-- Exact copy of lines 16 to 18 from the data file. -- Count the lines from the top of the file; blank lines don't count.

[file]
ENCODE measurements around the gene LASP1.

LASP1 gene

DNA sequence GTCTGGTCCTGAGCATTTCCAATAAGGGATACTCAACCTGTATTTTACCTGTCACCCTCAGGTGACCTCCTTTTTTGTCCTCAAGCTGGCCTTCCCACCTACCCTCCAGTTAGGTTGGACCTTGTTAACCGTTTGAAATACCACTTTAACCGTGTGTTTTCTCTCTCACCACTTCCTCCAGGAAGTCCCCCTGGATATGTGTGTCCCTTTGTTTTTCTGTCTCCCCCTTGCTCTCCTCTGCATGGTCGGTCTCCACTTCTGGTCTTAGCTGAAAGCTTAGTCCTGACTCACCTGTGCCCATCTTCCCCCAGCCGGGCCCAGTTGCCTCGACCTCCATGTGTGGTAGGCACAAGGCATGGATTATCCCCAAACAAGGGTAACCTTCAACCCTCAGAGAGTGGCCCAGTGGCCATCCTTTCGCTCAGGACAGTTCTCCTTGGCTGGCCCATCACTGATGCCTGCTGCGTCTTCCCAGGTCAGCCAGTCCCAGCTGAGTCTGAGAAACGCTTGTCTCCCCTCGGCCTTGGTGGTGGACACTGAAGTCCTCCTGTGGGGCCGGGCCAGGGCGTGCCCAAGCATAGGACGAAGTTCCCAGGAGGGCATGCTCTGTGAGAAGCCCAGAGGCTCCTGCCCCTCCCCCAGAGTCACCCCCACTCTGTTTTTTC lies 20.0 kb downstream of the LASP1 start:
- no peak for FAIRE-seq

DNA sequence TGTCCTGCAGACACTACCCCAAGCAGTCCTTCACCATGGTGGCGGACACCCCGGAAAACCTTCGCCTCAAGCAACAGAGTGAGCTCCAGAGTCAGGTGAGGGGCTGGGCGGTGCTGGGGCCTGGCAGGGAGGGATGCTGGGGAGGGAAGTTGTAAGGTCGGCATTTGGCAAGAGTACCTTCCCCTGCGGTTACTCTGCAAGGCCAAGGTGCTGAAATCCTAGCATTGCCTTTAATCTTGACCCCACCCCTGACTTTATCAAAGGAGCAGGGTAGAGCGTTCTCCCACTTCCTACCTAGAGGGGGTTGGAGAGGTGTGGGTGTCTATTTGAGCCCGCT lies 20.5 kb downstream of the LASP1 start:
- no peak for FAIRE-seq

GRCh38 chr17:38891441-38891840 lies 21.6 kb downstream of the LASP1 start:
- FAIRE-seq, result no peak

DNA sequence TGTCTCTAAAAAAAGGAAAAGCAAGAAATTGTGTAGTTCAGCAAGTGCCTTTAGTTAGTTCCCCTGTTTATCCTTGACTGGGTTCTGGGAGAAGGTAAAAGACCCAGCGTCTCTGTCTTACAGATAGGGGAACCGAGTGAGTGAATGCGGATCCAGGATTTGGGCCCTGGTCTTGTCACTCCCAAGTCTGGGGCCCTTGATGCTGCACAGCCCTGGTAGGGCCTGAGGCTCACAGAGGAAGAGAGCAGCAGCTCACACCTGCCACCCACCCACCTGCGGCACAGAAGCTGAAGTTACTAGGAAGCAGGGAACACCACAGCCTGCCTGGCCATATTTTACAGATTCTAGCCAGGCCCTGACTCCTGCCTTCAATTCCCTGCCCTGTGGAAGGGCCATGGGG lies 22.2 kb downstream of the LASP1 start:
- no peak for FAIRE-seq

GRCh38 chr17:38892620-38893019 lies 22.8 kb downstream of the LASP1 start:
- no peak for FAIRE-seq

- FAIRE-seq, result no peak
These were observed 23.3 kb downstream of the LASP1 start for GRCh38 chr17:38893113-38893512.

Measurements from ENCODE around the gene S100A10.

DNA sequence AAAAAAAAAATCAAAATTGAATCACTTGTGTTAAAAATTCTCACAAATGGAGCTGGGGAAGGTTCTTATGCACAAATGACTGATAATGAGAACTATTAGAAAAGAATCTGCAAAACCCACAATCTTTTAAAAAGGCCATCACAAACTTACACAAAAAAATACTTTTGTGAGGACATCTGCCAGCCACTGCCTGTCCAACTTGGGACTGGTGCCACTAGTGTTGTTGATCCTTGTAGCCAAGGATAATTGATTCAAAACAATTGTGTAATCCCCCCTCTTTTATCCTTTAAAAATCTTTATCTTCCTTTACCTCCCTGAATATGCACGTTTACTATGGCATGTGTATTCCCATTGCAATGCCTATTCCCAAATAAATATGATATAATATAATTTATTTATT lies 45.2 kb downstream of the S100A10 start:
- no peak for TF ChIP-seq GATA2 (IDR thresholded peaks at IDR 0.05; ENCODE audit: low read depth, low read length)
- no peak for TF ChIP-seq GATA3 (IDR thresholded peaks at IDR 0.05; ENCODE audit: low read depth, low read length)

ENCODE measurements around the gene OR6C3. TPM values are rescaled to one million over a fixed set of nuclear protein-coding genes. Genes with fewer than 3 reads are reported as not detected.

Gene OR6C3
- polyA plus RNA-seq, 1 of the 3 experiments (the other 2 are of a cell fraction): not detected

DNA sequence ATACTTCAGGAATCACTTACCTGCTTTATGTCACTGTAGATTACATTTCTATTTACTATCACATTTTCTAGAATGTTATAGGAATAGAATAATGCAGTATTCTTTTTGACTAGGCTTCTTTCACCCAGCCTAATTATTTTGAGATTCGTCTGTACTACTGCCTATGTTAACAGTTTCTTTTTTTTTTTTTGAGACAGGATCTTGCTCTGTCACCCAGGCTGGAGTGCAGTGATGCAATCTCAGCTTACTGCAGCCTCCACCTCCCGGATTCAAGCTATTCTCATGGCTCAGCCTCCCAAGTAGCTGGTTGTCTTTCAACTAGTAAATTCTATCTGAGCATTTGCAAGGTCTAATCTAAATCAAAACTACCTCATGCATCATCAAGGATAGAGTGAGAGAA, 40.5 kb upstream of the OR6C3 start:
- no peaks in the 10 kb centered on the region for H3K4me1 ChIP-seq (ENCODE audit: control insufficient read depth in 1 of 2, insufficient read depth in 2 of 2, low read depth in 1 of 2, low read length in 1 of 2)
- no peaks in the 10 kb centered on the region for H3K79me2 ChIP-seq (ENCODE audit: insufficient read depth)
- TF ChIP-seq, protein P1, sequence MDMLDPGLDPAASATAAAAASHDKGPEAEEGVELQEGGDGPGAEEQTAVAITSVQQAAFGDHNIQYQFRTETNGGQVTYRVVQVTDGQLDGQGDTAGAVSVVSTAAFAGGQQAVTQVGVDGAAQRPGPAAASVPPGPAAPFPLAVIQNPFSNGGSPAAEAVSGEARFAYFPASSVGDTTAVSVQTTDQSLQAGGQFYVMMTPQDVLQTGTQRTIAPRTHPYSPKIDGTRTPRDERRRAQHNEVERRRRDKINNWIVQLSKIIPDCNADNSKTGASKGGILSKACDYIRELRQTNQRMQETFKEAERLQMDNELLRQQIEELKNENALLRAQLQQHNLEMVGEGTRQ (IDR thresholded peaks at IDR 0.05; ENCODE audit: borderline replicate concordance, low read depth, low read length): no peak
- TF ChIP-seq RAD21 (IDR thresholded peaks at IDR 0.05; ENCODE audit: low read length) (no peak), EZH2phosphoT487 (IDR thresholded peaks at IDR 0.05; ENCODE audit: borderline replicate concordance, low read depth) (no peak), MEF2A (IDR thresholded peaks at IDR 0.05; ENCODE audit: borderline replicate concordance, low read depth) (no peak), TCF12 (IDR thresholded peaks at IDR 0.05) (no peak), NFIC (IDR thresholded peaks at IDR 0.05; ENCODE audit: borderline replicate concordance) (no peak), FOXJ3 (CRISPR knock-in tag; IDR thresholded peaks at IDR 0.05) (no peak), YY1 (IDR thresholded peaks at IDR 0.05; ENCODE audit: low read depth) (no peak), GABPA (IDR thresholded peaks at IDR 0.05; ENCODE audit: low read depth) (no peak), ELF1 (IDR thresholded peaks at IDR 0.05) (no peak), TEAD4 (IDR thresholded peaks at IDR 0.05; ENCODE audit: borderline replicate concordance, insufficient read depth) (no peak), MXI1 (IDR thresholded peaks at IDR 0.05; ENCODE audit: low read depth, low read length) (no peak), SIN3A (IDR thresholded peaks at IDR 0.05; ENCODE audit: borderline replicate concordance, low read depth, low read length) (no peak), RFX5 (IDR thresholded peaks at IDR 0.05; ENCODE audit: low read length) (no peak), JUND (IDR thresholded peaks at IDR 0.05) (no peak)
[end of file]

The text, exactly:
DNA sequence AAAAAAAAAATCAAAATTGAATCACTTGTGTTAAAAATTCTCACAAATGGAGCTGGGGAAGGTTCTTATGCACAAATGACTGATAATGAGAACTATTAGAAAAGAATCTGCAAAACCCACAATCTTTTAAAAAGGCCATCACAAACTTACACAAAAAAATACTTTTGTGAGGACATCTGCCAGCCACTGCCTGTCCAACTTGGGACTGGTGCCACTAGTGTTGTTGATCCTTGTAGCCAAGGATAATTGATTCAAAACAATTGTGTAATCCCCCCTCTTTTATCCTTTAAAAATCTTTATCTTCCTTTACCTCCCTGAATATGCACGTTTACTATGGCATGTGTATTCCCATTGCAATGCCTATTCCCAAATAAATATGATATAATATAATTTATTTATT lies 45.2 kb downstream of the S100A10 start:
- no peak for TF ChIP-seq GATA2 (IDR thresholded peaks at IDR 0.05; ENCODE audit: low read depth, low read length)
- no peak for TF ChIP-seq GATA3 (IDR thresholded peaks at IDR 0.05; ENCODE audit: low read depth, low read length)